We love these old burying grounds in abandoned church yards. Who cuts the grass? Where are the relatives and friends who knew and loved these people? No telling how many unmarked graves lie here before enough prosperity had been created to pay for proper gravestones. So many lost histories and lost stories. There are 34 documented graves with the McDowell clan being the largest number of interments.
It doesn’t get much simpler in terms of construction, but the quiet dignity of this place is palpable. And after reading some of the minutes, the place comes alive with the elders of the community trying to govern a rowdy group of pioneers far from any vestiges of what we think of as civilization. Not an easy life. How has this old meeting house survived? Who is keeping out the rain and maintaining it? Its electricity has been disconnected but the simple pews remain in place and the leaves and grass controlled. Whoever is responsible, thanks for keeping the historic monument alive for the future generations to know and marvel at.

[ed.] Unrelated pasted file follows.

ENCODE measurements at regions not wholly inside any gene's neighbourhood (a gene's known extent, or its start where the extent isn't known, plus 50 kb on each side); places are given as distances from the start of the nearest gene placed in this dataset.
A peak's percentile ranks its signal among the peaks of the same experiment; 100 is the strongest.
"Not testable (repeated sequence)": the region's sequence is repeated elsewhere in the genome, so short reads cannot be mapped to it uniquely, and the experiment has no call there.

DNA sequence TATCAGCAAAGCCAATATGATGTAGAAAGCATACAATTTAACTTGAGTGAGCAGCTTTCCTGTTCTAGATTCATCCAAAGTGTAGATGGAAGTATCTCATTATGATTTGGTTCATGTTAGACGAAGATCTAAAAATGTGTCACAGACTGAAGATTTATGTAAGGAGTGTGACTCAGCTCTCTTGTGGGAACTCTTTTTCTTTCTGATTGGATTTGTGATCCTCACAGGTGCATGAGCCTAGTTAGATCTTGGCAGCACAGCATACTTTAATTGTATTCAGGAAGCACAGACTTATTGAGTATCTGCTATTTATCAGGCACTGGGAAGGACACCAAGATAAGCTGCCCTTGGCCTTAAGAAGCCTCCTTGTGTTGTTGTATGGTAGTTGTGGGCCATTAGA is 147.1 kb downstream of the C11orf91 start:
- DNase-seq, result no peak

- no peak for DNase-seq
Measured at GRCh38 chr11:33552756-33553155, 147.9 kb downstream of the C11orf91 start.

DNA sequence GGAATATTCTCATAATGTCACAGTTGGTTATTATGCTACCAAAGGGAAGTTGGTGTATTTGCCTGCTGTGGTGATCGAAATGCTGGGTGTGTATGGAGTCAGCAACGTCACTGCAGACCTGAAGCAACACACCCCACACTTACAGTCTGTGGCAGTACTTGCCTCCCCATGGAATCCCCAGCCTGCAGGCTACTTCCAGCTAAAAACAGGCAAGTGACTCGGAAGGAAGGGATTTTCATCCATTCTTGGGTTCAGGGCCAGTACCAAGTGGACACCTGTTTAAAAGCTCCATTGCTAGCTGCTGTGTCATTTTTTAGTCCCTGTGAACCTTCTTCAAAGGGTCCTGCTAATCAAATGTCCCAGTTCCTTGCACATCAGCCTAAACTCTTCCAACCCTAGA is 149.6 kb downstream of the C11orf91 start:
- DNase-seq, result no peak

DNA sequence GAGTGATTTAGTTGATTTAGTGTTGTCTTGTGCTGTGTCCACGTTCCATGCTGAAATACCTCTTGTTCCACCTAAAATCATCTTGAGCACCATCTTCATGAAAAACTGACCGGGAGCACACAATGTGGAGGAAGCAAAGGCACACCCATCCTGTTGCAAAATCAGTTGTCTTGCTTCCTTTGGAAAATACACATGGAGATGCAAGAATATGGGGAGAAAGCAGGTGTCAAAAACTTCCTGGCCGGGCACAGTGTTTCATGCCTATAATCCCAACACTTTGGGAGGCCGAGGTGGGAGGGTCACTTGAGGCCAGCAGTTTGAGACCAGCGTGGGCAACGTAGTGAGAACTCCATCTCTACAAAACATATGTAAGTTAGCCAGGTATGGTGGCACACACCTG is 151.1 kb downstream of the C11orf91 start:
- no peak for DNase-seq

Who would think that rag-tag foundations of random stacked stone would hold up a big building like Concord for two centuries! We love these early construction techniques. Just make do with what you have. And what they had were rocks and wood.